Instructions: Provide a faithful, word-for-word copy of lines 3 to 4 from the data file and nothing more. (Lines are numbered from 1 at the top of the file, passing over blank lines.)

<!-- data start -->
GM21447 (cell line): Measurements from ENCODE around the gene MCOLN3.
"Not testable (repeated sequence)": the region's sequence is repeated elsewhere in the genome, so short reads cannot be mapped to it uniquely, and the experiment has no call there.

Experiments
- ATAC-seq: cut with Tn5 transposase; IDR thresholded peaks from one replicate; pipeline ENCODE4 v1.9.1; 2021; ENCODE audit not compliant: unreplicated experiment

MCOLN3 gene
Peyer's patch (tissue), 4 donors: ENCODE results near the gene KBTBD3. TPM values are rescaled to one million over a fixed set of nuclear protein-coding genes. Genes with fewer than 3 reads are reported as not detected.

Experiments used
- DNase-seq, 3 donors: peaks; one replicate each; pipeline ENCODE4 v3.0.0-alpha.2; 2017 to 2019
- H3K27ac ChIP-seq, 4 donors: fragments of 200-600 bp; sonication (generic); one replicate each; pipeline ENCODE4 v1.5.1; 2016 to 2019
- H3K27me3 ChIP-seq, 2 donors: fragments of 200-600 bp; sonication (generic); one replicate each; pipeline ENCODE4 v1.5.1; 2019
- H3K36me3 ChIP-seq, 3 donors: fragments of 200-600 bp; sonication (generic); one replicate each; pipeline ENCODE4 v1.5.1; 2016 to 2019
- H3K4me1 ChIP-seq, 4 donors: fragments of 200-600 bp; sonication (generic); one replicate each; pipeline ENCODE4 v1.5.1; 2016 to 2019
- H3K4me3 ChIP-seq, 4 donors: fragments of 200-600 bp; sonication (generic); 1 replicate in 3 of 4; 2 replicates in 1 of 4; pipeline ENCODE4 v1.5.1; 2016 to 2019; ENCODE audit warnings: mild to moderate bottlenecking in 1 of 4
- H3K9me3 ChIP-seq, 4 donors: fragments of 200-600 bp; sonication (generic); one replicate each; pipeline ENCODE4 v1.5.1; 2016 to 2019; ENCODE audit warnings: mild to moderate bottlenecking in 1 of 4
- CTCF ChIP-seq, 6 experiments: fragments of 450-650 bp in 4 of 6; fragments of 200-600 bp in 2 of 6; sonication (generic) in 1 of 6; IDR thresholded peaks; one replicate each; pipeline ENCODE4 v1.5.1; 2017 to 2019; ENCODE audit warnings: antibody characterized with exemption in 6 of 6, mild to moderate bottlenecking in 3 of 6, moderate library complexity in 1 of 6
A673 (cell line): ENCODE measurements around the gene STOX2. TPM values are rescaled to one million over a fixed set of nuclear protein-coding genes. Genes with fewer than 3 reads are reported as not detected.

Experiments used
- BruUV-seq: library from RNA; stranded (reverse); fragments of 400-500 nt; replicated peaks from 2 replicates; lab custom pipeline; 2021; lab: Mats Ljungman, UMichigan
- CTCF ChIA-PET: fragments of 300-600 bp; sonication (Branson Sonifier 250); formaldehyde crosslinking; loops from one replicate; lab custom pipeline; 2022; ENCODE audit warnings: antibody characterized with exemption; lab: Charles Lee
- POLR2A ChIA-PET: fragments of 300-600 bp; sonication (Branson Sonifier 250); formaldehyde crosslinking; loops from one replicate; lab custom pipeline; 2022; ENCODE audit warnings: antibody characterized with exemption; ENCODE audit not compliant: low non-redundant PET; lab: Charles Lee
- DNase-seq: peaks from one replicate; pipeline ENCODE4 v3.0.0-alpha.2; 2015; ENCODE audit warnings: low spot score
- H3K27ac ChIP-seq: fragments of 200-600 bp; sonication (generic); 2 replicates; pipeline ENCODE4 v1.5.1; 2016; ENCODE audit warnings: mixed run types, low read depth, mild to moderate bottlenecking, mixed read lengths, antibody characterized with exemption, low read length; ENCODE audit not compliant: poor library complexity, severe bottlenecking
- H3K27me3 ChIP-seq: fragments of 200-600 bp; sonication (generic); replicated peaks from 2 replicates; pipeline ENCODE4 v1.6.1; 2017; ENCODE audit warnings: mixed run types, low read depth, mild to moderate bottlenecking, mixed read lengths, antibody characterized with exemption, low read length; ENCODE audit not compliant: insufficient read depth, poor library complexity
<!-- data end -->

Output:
Experiments
- ATAC-seq: cut with Tn5 transposase; IDR thresholded peaks from one replicate; pipeline ENCODE4 v1.9.1; 2021; ENCODE audit not compliant: unreplicated experiment